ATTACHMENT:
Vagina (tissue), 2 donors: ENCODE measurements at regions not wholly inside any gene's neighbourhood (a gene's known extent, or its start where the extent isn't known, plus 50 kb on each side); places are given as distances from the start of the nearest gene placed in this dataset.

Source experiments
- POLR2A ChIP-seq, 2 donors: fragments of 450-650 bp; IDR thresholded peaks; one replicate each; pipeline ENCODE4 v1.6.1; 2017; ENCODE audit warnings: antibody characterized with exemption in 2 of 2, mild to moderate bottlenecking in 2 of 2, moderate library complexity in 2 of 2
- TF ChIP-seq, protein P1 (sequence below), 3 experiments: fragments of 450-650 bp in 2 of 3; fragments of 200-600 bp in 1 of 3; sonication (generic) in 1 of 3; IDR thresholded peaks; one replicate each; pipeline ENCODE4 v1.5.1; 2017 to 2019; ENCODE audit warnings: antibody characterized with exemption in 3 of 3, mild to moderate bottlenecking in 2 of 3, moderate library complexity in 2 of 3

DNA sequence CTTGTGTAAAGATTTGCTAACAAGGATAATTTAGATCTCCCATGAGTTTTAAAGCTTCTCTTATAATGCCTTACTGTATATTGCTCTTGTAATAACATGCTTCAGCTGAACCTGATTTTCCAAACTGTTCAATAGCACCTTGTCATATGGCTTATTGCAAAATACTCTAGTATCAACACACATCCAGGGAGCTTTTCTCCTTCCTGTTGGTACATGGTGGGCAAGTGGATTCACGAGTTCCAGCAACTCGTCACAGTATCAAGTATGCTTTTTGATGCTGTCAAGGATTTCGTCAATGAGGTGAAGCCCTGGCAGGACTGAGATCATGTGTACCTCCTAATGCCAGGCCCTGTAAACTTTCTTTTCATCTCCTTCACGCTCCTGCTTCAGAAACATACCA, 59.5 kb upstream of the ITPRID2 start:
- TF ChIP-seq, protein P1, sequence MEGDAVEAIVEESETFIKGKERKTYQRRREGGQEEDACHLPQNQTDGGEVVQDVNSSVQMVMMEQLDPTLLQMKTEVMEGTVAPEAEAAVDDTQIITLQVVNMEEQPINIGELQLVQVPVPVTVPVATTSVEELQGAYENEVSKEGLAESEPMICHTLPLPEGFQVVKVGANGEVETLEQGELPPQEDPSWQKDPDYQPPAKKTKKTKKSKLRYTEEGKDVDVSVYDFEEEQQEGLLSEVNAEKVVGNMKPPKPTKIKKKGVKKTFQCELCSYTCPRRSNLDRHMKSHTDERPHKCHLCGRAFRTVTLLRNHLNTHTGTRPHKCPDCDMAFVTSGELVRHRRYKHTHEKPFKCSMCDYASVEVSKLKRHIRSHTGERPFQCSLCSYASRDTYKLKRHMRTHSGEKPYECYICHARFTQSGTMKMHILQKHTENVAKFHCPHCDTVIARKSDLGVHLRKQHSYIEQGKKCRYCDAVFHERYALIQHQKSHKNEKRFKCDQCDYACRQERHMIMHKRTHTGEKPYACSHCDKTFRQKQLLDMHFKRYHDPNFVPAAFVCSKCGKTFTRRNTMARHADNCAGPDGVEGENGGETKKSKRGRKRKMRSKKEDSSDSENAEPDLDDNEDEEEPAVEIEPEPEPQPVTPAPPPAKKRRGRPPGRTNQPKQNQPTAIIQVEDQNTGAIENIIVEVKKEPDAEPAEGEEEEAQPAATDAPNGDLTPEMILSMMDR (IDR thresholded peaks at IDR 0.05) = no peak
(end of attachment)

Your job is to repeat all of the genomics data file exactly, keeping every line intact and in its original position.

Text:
Vagina (tissue), 2 donors: ENCODE measurements at regions not wholly inside any gene's neighbourhood (a gene's known extent, or its start where the extent isn't known, plus 50 kb on each side); places are given as distances from the start of the nearest gene placed in this dataset.

Source experiments
- POLR2A ChIP-seq, 2 donors: fragments of 450-650 bp; IDR thresholded peaks; one replicate each; pipeline ENCODE4 v1.6.1; 2017; ENCODE audit warnings: antibody characterized with exemption in 2 of 2, mild to moderate bottlenecking in 2 of 2, moderate library complexity in 2 of 2
- TF ChIP-seq, protein P1 (sequence below), 3 experiments: fragments of 450-650 bp in 2 of 3; fragments of 200-600 bp in 1 of 3; sonication (generic) in 1 of 3; IDR thresholded peaks; one replicate each; pipeline ENCODE4 v1.5.1; 2017 to 2019; ENCODE audit warnings: antibody characterized with exemption in 3 of 3, mild to moderate bottlenecking in 2 of 3, moderate library complexity in 2 of 3

DNA sequence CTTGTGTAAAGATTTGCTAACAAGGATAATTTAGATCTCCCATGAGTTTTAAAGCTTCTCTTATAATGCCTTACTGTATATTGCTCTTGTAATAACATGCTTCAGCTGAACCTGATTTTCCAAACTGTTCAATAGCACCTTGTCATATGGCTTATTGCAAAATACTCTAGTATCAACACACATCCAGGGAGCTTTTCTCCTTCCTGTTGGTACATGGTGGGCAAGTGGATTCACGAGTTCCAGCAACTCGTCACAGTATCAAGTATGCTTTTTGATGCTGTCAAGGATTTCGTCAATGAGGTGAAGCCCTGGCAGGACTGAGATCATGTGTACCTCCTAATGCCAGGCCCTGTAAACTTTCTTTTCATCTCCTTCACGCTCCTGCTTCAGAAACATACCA, 59.5 kb upstream of the ITPRID2 start:
- TF ChIP-seq, protein P1, sequence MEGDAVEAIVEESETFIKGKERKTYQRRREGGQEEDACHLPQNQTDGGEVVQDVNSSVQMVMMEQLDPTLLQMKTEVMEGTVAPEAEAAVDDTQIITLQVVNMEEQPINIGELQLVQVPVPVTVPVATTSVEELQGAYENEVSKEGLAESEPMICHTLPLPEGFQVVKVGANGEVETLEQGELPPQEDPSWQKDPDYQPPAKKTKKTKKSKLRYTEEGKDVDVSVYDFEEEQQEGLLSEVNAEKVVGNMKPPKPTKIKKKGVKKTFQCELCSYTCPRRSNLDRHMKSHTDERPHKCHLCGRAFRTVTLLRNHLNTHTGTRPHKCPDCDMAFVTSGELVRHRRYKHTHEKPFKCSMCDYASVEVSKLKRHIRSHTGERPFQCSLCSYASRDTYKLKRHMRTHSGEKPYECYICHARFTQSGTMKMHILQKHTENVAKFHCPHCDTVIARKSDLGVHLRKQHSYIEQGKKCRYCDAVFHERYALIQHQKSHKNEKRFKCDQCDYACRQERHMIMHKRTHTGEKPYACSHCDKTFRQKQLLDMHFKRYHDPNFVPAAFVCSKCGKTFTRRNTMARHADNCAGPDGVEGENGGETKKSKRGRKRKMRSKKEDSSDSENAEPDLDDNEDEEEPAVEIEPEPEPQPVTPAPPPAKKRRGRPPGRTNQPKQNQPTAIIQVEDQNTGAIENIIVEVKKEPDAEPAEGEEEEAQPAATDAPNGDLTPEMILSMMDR (IDR thresholded peaks at IDR 0.05) = no peak